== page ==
Strengthening of WASH
The ability to use clear water, sanitation facilities, and a proper hygiene can influence the nutritional situation by reducing the causes of malnutrition. Such important things as washing hands utilizing soap, processing and proper preservation of drinking water, and sanitary removal of excrements lead to the reduction of diarrhea spread that is the main cause of low child nutrition (Reinhardt & Fanzo, 2014). The absence of appropriate sanitary conditions is directly connected with undersize of children. The environment polluted with excrements leads to the chronic intestinal diseases, even when diarrhea is not observed. Thus, it is important to maintain the area where the food is prepared in clean conditions, separated from raw and subjected to heat treatment. It is also carefully and thoroughly cooked, and properly stored. Additionally, it is important to use covering for the prepared food, as well as clean places where children play to prevent them from contacts with excrements (Reinhardt & Fanzo, 2014).
Population of Donor Countries is Against
According to the survey made by Debate, 56% of people do not want the US to help other countries (“Should the United States help other countries?,” 2013). People are against any foreign help. They want the US to fix its own economy before anything else. They think that in the US there are lots of people that need help from their home country, and they are more important than others. This fact also confirms the article in the Daily American (Scribner, 2009). Such thoughts and opinions can lead to the rebellion in the country or even to the civil war between people whose views have divided. The multi-sectoral approach leads higher investments, so it can sharpen the problem. Thus, the US, or any other helping country, is compromised to the social adversity.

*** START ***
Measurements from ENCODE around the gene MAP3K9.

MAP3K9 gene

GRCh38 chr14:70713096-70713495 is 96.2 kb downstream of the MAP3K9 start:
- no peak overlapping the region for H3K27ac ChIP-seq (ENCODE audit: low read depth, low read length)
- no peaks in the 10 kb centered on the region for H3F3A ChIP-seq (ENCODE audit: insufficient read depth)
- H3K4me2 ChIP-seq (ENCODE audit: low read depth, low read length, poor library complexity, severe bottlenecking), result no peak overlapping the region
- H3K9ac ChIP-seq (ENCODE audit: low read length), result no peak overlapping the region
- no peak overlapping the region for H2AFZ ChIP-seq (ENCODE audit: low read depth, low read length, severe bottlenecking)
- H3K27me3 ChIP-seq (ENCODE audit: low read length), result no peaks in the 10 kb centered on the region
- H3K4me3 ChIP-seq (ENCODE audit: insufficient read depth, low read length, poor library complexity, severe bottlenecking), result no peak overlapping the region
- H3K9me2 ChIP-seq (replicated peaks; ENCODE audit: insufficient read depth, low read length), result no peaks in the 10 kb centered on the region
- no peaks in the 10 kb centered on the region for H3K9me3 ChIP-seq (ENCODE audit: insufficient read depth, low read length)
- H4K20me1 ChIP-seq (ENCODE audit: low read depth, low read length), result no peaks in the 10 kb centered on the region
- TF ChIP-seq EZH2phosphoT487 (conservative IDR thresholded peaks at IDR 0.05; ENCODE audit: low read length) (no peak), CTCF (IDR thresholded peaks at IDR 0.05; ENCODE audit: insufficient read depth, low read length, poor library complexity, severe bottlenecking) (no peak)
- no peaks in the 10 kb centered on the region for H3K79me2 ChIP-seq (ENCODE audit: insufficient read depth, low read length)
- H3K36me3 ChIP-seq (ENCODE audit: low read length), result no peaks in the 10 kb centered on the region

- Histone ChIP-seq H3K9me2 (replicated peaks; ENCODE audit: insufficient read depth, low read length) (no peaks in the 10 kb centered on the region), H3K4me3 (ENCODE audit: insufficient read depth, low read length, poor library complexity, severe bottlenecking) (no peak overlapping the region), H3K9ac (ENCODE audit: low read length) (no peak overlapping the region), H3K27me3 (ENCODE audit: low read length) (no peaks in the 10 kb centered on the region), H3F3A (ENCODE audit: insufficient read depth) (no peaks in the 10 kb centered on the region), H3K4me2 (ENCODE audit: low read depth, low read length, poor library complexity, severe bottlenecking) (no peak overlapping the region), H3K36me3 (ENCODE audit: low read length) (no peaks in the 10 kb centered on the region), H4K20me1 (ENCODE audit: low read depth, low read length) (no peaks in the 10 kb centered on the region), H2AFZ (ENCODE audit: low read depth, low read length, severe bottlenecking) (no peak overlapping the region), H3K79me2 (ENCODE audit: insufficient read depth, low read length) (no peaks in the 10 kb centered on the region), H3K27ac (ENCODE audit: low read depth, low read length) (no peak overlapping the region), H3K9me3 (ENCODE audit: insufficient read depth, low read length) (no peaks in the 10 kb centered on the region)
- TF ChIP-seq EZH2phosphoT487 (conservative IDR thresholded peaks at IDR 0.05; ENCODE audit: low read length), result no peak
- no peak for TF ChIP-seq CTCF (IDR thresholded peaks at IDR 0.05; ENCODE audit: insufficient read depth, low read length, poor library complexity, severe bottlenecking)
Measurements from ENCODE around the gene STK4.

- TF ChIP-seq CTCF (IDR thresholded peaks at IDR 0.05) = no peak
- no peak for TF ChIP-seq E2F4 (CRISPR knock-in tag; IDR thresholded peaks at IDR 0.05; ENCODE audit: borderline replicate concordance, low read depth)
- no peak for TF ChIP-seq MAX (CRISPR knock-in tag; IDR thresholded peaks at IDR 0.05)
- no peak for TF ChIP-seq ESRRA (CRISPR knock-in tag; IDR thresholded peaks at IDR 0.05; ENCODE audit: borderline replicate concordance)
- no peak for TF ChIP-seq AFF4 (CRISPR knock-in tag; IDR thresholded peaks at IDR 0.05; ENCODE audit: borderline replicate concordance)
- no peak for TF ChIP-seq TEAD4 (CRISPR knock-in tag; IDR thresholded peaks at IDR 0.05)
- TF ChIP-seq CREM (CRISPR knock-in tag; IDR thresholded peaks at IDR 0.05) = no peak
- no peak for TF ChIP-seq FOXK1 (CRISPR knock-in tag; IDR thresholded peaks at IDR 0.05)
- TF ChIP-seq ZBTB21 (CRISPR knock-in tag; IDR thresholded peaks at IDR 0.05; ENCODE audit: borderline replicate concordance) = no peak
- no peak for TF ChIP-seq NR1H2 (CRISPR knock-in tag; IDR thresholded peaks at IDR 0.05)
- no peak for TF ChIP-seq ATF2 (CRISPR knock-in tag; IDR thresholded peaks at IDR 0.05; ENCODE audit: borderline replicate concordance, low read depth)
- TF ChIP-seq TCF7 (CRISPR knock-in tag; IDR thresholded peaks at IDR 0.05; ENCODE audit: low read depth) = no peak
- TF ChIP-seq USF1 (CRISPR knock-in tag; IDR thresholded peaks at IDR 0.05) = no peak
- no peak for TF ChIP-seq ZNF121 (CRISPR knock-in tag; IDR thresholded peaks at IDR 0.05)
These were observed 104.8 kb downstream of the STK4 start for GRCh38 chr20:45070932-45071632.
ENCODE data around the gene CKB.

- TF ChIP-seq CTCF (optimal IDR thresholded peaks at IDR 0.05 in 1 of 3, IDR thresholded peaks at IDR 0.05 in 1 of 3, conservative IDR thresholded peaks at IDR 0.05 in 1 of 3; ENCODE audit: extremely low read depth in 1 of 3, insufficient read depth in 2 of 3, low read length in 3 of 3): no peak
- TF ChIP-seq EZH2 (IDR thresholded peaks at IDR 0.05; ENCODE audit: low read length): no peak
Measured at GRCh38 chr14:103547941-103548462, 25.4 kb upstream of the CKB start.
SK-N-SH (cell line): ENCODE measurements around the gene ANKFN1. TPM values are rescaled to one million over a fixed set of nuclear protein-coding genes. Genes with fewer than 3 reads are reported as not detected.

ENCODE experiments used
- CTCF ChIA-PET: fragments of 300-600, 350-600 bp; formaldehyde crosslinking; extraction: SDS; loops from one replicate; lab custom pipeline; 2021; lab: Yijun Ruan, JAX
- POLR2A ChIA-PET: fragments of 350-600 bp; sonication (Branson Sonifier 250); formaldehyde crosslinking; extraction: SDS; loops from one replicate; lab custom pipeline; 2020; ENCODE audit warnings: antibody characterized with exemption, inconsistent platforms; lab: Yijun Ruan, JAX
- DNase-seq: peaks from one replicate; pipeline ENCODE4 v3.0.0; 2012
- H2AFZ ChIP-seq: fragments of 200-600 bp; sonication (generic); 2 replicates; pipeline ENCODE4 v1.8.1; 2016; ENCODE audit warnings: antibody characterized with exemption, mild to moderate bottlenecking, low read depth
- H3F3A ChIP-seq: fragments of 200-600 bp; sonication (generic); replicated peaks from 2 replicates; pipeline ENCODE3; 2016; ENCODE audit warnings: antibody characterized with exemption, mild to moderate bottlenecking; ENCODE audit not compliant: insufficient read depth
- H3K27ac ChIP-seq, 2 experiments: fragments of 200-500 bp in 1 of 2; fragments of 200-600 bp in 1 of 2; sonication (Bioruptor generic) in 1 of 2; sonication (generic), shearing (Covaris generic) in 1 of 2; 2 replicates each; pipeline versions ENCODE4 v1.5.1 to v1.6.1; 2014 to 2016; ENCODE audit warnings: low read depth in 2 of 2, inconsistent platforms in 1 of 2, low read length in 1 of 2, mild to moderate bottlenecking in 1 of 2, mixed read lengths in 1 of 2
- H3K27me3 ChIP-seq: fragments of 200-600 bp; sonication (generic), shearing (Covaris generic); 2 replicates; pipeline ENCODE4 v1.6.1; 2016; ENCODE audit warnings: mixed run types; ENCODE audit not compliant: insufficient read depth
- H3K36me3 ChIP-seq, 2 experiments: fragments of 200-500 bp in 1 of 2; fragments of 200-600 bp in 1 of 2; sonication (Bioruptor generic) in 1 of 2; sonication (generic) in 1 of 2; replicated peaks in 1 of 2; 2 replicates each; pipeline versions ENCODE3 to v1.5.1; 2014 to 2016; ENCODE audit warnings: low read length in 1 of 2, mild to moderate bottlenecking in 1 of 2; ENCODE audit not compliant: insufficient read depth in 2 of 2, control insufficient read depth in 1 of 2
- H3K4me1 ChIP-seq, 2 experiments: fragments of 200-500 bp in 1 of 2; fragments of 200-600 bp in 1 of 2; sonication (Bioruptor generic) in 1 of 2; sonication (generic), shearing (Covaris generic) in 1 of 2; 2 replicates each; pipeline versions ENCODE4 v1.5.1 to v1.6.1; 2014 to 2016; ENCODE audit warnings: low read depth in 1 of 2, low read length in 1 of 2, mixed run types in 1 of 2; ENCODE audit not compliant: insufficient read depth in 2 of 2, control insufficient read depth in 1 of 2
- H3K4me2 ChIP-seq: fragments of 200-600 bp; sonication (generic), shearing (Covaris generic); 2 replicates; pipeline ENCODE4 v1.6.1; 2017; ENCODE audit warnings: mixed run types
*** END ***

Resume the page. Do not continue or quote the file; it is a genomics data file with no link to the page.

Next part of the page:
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Not Economically Beneficial for Donor Countries
According to the Global Humanitarian Assistance, only in 2013, the US has provided foreign aid to Ethiopia in the amount of 235.5 million dollars (“Ethiopia,” n.d.). The total amount is more than 3 billion dollars. And it is only the official humanitarian assistance. The official developed assistance that involves the multi-sectoral approach is three times higher (“Ethiopia,” n.d.). Thus, the multi-sectoral approach involves higher expenses that devastate the budget of the donor country. The money could be spent on the development of own economy and betterment of the financial condition of the own population. It is also the cause of the previous argument.
Dependency on the Foreign Aid or Losing the Independence
According to the BBC, undeveloped countries, like Ethiopia, can become too much depended on the foreign aid (“Advantages and disadvantages of aid,” n.d.). Confucius said: “Give a man a fish, and you feed him for a day; teach a man to fish, and you got rid of feeding him for a lifetime.” When a country receives millions of dollars of foreign aid, it loses the competitiveness of its economy on the world market due to the rapid growth of exchange rate. The countries can deeply poach into debt because usually foreign aid is not given for granted, but in the form of loans. In addition, Sophal Ear confirms this fact in his book, providing Cambodia as an example (Ear, 2012). Thus, multi-sectoral approach, requiring even more investments, can lead to the Ethiopian dependency on the foreign aid.
Undermining of Other Agriculture
One of the most important things in the multi-sectoral approach is to focus on the health nutrition and consumption of foods with enough quantity of necessary vitamins, microelements, etc. The focus on nutritious food can undermine the production and export of coffee that is widespread in Ethiopia, and, thereby, even worsen the economic condition of the country.